Alcohol is last upon our list, and scientific men are still uncertain whether or not it can in any degree be considered as a food; but we have no room for the various arguments for and against. You all know, in part at least, the effects of intemperance; and even the moderate daily drinker suffers from clouded mind, irritable nerves, and ruined digestion.
This is not meant as an argument for total abstinence; but there are cases where such abstinence is the only rule. In an inherited tendency to drink, there is no other safe road; but to the man or woman who lives by law, and whose body is in the best condition, wine in its many forms is a permissible occasional luxury, and so with beer and cider and the wide range of domestic drinks. In old age its use is almost essential, but always in moderation, individual temperament modifying every rule, and making the best knowledge an imperative need. A little alcoholic drink increases a delicate appetite: a great deal diminishes or takes it away entirely, and also hinders and in many cases stops digestion altogether. In its constant over-use the membranes of the stomach are gradually destroyed, and every organ in the body suffers. In ales and beers there is not only alcohol, but much nitrogenous and sugary matter, very fattening in its nature. A light beer, well flavored with hops, is an aid to digestion, but taken in excess produces biliousness. The long list of alcoholic products it is not necessary to give, nor is it possible to enter into much detail regarding alcohol itself; but there are one or two points so important that they can not be passed by.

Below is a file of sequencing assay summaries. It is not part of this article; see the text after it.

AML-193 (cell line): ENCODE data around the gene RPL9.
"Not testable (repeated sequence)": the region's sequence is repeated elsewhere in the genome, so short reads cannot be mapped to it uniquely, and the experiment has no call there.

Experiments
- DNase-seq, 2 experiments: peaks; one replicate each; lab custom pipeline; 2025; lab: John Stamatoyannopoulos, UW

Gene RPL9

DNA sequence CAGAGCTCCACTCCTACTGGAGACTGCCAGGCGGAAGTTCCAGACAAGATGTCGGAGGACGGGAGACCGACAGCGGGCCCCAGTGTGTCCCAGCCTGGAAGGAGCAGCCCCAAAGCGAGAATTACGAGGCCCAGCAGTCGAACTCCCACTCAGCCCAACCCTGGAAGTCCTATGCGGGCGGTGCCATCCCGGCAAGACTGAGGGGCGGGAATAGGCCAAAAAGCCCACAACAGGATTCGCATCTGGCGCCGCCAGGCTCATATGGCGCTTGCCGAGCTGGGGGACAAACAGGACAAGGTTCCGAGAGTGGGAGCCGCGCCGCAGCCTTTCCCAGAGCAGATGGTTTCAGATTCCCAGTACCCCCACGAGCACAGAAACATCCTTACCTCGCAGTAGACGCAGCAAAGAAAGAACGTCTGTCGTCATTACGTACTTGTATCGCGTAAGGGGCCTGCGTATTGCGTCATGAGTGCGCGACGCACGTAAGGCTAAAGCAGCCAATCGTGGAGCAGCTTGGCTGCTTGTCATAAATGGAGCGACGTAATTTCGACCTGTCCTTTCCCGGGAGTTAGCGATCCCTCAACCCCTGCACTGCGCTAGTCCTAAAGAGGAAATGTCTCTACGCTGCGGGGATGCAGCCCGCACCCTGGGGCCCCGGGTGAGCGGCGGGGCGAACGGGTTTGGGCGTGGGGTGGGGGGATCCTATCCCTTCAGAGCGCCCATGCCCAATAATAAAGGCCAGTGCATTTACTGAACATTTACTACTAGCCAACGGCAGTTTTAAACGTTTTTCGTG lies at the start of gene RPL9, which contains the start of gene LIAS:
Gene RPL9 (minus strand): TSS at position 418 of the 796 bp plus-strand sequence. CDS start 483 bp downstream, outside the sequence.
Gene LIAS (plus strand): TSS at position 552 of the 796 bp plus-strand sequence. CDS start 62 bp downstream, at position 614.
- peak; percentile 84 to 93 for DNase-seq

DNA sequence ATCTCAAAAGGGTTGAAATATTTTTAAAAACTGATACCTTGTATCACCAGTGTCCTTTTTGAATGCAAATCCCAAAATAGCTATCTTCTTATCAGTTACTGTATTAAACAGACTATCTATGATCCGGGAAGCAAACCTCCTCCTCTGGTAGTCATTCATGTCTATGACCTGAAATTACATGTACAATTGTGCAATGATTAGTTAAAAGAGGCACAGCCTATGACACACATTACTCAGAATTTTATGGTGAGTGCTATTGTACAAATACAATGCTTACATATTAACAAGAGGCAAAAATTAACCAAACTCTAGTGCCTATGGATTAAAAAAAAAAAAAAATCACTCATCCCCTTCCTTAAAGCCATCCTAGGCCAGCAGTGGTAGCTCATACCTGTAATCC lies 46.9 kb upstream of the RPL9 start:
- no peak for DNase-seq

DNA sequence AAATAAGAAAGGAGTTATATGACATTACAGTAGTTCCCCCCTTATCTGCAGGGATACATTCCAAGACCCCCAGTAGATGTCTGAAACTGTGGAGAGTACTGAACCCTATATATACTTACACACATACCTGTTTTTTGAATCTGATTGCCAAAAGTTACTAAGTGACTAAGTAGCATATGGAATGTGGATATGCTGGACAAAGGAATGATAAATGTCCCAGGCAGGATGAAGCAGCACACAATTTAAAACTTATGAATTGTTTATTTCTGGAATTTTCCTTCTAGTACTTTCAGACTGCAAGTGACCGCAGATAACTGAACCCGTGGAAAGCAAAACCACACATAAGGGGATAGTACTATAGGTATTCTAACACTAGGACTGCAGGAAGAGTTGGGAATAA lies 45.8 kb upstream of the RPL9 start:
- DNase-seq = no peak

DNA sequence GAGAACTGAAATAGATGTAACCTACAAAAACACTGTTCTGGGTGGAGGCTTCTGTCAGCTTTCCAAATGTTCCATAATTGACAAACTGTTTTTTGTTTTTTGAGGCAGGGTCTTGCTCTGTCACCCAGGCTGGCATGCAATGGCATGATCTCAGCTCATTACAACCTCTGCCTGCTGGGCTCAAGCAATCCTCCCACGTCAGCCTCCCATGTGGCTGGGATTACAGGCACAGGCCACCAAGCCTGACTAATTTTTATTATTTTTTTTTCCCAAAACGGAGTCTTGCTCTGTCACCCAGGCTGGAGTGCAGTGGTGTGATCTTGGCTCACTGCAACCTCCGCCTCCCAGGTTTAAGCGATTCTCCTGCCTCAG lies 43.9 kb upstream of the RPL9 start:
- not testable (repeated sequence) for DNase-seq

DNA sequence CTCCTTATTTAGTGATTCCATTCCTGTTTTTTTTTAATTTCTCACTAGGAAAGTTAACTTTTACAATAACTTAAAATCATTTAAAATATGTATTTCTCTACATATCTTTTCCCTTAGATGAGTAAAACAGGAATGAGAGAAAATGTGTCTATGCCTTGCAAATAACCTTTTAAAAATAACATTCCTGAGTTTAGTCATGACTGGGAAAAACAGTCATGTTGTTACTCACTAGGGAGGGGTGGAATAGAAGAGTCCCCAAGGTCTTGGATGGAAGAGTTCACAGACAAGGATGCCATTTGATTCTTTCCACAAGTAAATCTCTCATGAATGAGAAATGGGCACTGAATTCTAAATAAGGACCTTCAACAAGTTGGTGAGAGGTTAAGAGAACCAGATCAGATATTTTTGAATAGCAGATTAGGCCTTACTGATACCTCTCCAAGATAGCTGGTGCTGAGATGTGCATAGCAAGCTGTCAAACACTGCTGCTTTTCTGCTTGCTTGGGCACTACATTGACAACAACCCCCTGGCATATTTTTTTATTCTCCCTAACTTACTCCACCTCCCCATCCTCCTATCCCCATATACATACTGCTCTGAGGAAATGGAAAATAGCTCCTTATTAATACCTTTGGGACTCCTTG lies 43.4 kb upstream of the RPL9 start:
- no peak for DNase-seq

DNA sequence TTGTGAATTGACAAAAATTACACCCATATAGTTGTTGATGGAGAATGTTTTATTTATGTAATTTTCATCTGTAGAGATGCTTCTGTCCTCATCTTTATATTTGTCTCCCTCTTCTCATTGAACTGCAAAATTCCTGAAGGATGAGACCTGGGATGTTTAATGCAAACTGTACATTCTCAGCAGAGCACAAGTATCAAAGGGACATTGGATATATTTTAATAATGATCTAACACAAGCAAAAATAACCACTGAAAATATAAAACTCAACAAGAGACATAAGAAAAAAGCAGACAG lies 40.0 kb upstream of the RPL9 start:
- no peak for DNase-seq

You will recall in a preceding chapter the description of the circulation of the blood, and of its first passage through veins and arteries for cleansing, before a second round could make it food for the whole complex nervous system. Alcohol taken in excess, it has been proved in countless experiments by scientific men, possesses the power of coagulating the blood. The little corpuscles adhere in masses, and cannot force themselves through the smaller vessels, and circulation is at once hindered. This, however, is the secondary stage. At first, as many of you have had occasion to notice, the face flushes, the eyes grow brighter, and thought and word both come more freely. The heart beats far more rapidly, and the speed increases in proportion to the amount of alcohol absorbed. The average number of beats of the heart, allowing for its slower action during sleep, is 100,000 beats per day. Under a small supply of alcohol this rose to 127,000, and in actual intoxication to 131,000.
The flush upon the cheek is only a token of the same fact within; every organ is congested. The brain has been examined under such circumstances, and “looked as if injected with vermilion ... the membrane covering both brains resembling a delicate web of coagulated red blood, so tensely were its fine vessels engorged.”